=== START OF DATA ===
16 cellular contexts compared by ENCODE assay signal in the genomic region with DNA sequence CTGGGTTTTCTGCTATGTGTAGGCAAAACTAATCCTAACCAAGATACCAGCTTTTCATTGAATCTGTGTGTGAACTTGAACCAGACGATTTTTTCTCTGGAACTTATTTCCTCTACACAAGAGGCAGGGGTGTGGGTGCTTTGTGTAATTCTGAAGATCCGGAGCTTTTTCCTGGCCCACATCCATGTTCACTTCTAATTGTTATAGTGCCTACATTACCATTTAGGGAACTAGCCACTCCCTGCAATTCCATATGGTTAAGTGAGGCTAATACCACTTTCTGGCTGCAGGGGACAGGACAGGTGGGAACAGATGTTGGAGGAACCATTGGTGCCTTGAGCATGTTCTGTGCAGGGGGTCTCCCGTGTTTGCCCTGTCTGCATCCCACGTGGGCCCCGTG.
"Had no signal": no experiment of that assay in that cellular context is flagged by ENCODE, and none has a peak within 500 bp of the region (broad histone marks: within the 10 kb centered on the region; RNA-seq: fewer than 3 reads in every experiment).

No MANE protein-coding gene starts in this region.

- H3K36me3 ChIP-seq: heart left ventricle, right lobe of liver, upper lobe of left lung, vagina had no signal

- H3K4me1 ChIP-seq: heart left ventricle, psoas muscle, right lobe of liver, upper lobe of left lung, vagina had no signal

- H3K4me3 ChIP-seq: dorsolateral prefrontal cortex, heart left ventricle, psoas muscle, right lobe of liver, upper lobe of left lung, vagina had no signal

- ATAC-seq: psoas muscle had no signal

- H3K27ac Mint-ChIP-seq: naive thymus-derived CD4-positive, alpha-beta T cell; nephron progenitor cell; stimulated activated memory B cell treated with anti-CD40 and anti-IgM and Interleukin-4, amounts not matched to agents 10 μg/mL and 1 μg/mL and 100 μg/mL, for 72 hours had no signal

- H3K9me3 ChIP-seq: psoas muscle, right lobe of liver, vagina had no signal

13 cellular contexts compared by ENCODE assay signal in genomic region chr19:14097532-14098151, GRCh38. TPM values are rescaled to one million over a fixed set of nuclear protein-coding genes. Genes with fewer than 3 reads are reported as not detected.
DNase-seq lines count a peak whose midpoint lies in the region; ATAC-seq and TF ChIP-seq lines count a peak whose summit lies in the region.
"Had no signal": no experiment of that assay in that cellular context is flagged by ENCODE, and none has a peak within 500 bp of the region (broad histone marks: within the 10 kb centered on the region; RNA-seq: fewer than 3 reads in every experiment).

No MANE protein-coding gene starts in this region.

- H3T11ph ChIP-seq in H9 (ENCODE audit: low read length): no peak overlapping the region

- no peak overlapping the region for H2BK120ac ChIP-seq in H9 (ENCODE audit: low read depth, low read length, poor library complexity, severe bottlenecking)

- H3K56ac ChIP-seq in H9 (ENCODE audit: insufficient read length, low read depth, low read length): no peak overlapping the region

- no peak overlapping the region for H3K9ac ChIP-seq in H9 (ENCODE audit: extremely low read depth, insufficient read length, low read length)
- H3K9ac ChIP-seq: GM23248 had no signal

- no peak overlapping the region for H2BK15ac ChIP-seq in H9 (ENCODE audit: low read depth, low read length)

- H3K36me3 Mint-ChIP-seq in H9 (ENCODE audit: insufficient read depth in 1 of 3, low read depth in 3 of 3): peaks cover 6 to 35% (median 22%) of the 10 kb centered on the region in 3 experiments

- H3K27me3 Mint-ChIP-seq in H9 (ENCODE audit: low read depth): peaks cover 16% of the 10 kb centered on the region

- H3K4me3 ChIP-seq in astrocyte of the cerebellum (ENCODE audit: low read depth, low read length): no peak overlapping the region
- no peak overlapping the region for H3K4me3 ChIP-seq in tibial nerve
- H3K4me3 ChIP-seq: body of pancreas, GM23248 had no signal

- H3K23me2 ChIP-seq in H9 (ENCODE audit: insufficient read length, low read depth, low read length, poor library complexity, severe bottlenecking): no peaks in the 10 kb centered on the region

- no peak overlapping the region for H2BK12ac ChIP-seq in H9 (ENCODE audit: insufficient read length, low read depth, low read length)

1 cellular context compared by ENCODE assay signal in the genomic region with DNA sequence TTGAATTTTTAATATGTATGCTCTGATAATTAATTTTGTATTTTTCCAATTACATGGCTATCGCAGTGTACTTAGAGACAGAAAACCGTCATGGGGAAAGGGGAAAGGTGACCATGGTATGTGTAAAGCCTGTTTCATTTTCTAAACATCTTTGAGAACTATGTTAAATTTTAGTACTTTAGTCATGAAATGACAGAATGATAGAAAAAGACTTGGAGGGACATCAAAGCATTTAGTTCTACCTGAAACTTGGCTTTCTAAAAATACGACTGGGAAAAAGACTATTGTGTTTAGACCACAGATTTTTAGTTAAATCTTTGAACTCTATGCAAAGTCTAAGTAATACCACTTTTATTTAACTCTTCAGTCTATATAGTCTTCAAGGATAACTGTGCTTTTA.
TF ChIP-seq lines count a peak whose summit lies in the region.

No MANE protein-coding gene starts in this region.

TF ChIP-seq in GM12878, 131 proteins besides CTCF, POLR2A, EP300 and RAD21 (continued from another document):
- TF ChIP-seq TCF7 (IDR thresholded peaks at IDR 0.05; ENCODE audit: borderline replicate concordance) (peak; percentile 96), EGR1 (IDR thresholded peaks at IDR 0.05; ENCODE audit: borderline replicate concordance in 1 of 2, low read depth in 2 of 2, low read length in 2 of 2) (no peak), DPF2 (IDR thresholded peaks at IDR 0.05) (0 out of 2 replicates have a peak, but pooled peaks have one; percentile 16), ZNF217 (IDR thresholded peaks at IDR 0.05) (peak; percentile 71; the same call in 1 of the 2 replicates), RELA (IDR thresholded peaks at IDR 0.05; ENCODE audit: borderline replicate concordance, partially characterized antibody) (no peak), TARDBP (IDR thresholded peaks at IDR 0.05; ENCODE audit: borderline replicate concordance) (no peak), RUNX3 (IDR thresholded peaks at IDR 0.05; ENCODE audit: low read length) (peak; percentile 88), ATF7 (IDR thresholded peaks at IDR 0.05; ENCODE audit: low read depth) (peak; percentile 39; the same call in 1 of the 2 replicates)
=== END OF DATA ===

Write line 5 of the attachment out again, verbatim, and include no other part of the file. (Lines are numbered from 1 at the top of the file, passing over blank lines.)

- H3K4me1 ChIP-seq: heart left ventricle, psoas muscle, right lobe of liver, upper lobe of left lung, vagina had no signal